Deepblue promised to look like an orchestra, act like a band, feel like a movie. But it understated.
Enriching every piece were surprisingly well-synchronised visuals. And throughout moved the musicians: rarely in traditional poses, usually afoot, often dancing steps difficult even without an instrument occupying both hands. Deepblue capably sustained Barber's Adagio at a pace that treated the audience's sonic palate to the aural equivalent of golden syrup, butter, and wild blackberry.
Transformation underlay much of the performance, and made "Friday on My Mind" a song of humorous, authentic joy. Genre transformation wasn't the only kind of surprise, though; seguing from Ravel into the ’70s instrumental "Popcorn" was both funny and natural.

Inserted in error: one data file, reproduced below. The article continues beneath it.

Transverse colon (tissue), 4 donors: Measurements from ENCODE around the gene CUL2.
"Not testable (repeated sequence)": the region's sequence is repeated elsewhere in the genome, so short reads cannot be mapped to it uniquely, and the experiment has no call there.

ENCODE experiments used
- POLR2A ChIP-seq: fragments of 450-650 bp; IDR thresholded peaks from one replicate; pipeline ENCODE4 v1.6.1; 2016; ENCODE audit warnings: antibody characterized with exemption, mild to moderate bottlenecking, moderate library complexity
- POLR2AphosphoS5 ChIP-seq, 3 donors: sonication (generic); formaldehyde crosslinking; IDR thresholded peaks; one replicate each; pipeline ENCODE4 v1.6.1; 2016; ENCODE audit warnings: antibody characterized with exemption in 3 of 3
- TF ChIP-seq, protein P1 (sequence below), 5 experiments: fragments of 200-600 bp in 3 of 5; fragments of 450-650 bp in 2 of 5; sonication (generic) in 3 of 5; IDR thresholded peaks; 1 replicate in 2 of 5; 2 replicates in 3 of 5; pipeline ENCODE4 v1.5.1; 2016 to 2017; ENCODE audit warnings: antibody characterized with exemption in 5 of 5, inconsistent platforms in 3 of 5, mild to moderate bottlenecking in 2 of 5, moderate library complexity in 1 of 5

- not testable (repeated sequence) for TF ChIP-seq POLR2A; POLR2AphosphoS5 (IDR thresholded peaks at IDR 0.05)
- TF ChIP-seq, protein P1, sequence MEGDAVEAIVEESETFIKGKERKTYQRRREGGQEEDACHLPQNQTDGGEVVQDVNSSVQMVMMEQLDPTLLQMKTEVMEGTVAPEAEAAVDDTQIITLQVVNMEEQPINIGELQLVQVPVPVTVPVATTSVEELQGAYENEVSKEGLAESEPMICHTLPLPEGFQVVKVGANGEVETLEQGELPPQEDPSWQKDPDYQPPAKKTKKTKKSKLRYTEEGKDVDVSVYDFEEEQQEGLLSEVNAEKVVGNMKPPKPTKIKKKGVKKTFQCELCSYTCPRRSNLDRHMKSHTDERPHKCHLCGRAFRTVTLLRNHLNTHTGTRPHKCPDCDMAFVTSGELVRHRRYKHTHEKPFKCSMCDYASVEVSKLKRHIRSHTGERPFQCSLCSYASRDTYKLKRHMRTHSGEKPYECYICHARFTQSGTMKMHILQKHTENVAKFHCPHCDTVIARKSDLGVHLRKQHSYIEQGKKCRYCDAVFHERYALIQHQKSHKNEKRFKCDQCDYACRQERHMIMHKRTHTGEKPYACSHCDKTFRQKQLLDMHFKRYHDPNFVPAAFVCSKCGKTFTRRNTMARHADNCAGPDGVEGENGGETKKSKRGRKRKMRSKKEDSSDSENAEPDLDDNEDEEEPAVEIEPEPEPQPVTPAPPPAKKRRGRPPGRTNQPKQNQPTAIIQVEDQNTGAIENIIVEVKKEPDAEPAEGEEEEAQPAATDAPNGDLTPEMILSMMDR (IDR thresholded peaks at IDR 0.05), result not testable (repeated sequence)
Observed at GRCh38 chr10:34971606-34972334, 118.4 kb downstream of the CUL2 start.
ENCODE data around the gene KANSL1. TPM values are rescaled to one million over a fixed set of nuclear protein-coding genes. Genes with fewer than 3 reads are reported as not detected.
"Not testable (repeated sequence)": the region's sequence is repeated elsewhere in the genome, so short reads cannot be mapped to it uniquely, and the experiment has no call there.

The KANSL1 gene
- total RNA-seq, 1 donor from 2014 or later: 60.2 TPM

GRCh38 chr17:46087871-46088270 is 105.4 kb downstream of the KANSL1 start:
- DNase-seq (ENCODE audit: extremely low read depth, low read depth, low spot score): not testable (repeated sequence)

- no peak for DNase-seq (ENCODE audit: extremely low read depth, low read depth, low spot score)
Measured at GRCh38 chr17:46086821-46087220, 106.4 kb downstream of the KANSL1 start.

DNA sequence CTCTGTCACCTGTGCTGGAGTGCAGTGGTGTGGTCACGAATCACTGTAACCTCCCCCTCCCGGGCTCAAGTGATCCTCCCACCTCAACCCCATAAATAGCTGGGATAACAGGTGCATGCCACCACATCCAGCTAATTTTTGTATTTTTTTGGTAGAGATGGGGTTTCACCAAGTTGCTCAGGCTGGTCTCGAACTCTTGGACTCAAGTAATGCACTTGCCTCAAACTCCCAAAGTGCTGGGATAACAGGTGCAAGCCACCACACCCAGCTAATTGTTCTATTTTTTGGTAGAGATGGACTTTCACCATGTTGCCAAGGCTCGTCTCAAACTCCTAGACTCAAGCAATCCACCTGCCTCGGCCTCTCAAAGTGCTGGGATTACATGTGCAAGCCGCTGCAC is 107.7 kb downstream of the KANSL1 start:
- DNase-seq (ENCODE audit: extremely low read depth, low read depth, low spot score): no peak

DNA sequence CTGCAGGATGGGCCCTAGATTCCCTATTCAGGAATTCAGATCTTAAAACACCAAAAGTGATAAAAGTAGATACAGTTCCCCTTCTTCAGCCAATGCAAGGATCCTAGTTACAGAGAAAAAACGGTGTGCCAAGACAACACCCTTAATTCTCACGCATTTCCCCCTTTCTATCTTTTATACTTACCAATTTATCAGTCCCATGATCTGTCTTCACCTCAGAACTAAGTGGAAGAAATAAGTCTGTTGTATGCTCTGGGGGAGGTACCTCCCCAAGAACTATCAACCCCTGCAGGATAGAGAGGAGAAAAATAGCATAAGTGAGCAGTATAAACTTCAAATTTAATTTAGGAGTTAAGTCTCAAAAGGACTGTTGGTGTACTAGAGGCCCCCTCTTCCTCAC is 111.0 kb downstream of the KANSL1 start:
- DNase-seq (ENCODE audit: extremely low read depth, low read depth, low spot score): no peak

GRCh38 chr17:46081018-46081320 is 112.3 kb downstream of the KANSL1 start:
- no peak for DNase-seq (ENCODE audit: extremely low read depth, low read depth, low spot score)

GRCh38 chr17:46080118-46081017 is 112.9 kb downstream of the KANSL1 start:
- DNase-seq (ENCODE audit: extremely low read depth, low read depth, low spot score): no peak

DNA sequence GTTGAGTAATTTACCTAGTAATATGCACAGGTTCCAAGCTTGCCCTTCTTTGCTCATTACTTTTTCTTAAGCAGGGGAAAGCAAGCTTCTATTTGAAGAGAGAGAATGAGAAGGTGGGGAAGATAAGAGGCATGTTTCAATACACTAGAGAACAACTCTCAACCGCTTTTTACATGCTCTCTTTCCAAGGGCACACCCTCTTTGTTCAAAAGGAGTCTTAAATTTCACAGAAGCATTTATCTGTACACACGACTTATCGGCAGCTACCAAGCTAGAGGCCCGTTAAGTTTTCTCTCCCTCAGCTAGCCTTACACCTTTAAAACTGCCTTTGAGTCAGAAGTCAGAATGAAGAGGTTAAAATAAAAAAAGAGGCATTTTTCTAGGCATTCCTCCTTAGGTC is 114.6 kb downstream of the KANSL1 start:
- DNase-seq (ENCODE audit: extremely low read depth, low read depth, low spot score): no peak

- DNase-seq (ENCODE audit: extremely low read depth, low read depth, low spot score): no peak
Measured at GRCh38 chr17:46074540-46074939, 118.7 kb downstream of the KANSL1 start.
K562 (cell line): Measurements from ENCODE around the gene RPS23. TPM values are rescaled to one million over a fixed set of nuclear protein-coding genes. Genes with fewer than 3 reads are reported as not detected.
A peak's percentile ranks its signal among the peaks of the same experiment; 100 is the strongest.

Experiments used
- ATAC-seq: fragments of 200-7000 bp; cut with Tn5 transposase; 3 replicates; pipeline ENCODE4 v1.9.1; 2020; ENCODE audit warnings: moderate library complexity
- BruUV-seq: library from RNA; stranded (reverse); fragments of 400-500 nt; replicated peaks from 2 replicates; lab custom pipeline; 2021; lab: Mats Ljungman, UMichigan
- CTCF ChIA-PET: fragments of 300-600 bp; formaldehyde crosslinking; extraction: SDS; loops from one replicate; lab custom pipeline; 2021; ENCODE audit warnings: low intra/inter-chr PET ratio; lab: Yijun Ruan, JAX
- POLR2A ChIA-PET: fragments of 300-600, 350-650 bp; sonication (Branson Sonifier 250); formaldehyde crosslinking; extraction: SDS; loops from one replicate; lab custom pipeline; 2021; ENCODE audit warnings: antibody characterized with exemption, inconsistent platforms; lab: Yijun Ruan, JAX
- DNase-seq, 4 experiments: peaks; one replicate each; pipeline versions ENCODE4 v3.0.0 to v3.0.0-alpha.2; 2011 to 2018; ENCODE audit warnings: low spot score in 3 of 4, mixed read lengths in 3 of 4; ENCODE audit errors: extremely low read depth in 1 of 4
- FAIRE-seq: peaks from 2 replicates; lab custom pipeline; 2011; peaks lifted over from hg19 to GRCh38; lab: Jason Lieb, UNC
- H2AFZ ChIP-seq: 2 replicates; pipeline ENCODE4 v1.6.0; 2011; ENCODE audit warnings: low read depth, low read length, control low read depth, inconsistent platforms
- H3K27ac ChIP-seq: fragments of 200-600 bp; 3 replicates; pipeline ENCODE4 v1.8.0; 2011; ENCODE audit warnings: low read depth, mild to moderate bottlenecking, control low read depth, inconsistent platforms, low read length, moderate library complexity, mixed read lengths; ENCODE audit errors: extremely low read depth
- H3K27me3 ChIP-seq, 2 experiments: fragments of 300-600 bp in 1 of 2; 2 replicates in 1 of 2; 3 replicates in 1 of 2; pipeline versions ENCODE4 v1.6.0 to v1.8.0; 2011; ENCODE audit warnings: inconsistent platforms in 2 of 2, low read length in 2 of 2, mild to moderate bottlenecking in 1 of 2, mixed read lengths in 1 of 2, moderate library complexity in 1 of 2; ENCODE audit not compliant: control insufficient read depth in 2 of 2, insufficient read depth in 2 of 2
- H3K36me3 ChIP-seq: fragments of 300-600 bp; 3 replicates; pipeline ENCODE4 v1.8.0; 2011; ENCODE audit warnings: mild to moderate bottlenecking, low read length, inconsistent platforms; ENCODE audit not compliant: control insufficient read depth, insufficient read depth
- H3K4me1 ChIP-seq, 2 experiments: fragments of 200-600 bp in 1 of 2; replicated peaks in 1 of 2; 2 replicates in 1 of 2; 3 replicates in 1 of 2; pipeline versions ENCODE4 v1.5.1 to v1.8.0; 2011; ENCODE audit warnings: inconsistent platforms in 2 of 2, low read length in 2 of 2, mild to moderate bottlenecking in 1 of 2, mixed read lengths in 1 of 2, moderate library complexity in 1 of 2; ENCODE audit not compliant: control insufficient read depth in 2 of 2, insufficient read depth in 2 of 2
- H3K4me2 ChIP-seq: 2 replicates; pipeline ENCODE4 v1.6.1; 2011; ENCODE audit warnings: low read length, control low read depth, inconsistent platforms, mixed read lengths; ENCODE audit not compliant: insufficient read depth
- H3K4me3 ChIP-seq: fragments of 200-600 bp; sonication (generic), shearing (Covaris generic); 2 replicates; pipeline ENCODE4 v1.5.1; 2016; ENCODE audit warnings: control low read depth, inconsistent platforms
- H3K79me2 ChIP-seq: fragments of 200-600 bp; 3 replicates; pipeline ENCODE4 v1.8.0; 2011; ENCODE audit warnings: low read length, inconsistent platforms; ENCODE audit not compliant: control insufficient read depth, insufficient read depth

Creative juxtaposition indeed ran through the entire performance: classical and popcorn music; visual rhythm and physical comedy; playing and dancing. Deepblue's great musical range, from Celtic acoustic to electro-orchestral soft rock, would hold any audience. But its creativity at all stages, from composition and arrangement to taking live feedback through the performance, promises that its rapid rise since 2006 from experimental research project to near professionality will continue.
Deepblue's next innovation is anyone's guess, but it has already re-engaged the young in classical music. Deepblue looks like an orchestra, but it plays with fire, shares with joy, and dances with electricity. When it comes your way, pay attention.
John P. Harvey